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Ralph Nader > In the Public Interest > The Insurance Industry Eyes a PR Campaign

The irrepressible Clint Reilly, who managed to spend a war chest of $70 million for the insurance companies and lose three ballot referendums in California, is drumming up new business for this firm — Clinton Reilly Campaigns. In a private 13 page memorandum, titled “Agenda 1989: The Lessons of the 1988 Insurance Campaign”, he advises his insurance company clients how they can make more money for Clint Reilly.

No mea culpas for Clint in these pages. Only new programs and organizations so that “public education, coalition building and political action will become an integral part of doing business in California.” Which means more lucrative work for the unabashed Clint and his associates right after running the greatest insurance industry debacle in American electoral history.

Fair enough. Reilly has been reading the official reports showing his clients reporting historic record profits for 1986, 1987 and the first half of 1988. He wants a piece of that pie. What is astonishing, though, is the pandering nature of his advice to his clients.

His agenda calls for “a massive reshaping of public sentiment.” The poor, misled voters of California need re-education so that they can appreciate the sacrifices which their insurance companies are enduring. New alliances for the insurance industry need to be built– including a special effort to build “relationships with consumer groups and consumer spokespersons” not connected with the November victory behind the insurance reform measure called Prop. 103.

Special attention needs to be paid to turning around the “working journalists” in both television and print media, he urged.

And what is the message that this conglomerate of organizational tools, including phone banks, forums, millions of mailings, private meetings with editorial boards and business organizations, wants to project? Enter a new proposed group which Reilly wants to call the Insurance Cost Control Commission of California. This entity would push for auto insurance reform by going after the insurance moguls favorite dragons — court costs and lawsuits. There is no mention in Reilly’s puff sheets about the legendary inefficiency of the insurance companies who manage to return only 60t of the premium dollar to their claimants.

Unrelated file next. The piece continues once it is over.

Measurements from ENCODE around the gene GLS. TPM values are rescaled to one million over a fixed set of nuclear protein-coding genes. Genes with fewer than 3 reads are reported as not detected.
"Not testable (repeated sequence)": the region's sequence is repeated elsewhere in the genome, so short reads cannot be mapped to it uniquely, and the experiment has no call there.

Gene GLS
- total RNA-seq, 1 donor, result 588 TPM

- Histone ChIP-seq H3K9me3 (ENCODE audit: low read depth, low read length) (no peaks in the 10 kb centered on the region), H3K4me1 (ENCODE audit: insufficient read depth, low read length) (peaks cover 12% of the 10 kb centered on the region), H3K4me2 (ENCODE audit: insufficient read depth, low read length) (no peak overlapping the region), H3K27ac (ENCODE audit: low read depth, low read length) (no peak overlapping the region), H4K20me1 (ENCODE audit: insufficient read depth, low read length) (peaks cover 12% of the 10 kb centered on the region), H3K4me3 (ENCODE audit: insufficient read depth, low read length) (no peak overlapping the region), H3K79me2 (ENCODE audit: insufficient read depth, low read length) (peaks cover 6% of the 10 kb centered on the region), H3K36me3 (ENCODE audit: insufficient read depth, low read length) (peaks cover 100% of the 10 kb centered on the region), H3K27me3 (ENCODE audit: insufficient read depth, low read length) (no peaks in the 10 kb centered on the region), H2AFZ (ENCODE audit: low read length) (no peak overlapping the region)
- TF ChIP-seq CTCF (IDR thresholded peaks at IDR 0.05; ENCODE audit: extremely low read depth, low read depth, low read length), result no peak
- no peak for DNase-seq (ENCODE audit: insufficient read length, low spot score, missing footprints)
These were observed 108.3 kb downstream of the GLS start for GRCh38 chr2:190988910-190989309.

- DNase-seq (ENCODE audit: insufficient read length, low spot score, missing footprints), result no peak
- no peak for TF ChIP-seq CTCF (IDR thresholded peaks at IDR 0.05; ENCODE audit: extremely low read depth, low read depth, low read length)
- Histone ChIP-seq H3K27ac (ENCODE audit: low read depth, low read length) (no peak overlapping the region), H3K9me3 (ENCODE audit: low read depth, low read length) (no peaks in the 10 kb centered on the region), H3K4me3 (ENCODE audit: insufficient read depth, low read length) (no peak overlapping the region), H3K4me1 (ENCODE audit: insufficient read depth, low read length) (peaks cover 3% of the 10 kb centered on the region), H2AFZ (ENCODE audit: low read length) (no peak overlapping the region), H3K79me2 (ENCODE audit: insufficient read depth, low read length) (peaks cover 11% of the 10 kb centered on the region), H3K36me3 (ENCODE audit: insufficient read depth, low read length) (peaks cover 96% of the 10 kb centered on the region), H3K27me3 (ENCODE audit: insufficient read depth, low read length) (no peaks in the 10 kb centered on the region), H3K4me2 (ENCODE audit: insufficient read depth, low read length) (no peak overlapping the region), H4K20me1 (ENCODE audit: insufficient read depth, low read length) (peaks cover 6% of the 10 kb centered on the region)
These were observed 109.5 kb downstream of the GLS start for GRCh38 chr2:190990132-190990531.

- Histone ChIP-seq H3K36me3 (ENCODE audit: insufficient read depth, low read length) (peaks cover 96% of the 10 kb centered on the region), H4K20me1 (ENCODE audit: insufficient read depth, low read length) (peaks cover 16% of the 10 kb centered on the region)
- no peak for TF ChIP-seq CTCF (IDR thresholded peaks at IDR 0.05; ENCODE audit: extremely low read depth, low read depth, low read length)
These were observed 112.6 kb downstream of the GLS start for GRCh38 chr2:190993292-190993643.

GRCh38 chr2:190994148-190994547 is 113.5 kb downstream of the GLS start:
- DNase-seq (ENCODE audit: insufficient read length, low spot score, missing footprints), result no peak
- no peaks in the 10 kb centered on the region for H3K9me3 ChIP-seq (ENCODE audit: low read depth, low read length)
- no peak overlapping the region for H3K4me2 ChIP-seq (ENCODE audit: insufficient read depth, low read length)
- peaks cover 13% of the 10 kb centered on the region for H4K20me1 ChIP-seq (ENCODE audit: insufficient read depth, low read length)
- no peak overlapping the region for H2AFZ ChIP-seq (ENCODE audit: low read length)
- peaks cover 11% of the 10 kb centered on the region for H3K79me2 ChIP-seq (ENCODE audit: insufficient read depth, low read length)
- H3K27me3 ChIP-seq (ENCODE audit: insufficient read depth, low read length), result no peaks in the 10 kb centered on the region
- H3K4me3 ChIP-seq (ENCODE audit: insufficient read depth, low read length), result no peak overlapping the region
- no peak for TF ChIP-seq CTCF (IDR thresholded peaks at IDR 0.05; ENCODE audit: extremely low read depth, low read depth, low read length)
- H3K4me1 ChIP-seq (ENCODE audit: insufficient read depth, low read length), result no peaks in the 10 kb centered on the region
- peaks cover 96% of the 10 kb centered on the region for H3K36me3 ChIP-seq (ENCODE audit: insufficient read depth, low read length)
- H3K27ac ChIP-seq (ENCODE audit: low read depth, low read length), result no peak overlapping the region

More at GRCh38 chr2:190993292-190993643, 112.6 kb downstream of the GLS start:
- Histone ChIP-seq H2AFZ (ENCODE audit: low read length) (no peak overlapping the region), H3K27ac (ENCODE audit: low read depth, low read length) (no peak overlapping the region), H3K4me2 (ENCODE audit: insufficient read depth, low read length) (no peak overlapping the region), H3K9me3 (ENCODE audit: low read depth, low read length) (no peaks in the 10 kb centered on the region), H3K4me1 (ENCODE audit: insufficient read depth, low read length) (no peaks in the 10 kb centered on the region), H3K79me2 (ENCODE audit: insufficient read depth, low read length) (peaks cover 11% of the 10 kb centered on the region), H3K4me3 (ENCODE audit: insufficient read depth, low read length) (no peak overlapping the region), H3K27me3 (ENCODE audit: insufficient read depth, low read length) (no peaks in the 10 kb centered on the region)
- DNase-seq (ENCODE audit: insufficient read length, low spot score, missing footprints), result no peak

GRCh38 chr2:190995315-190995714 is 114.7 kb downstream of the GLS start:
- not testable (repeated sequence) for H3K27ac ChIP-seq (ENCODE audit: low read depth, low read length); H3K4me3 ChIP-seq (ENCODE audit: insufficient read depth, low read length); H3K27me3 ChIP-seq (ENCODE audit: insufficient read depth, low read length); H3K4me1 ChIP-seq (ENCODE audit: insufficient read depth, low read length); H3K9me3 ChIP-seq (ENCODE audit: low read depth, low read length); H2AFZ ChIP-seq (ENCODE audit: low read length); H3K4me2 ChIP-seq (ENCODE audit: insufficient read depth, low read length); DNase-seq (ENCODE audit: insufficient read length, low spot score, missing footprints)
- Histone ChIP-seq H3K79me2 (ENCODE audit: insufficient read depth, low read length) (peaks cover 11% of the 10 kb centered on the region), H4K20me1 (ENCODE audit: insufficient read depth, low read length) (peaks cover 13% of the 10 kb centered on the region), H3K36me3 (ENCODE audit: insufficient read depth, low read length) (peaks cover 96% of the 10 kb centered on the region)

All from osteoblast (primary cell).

Nor does Reilly devote a single word regarding the loss prevention responsibilities of the insurance companies. The legitimate way to cut costs is not to reduce the legal rights of consumers to collect for their injuries and property damage. The way to cut costs is to turn the vast political and economic muscle of this gigantic industry behind the drive for safer motor vehicles, safer highways, more protective bumpers and less repair-prone cars. It should be the sentinel for safety whenever issues come up such as speed limits, drunk driving and mandatory safety and inspection standards. The insurance lobby’s tepid response to loss prevention drives can be contrasted with their vigorous drives to preserve their profits and perks, their non-regulation and their exemption from the anti-trust laws.

If I may attach an addendum to Reilly’s memo, it would be this advice to the insurance industry — remove the waste and inefficiency that inflate your operations, invest funds and talent behind injury and property damage prevention and adhere to sound actuarial principles instead of irrational classifications that penalize good drivers so that your revenues can be maximized.

Instead of following these pathways, the insurance companies are likely to accept Reilly’s trump card which is to create a highly visible spokesperson for the California auto insurance industry who would give it “a human face.” He suggests either an industry executive who would become the industry’s “Lee Iacocca” or an actor type like Cliff Robertson.

“I am convinced”, says Reilly “that the Insurance Industry must either hire a Hollywood spokesperson or create a visible Insurance Personality, such as Don McComber, who comes to symbolize the Insurance Industry in the public mind.”

Well, folks, get ready for the Insurance Kingdom’s version of Smokey the Bear. For $70 million in one state during one election campaign just produced a fog that millions of voters saw right through.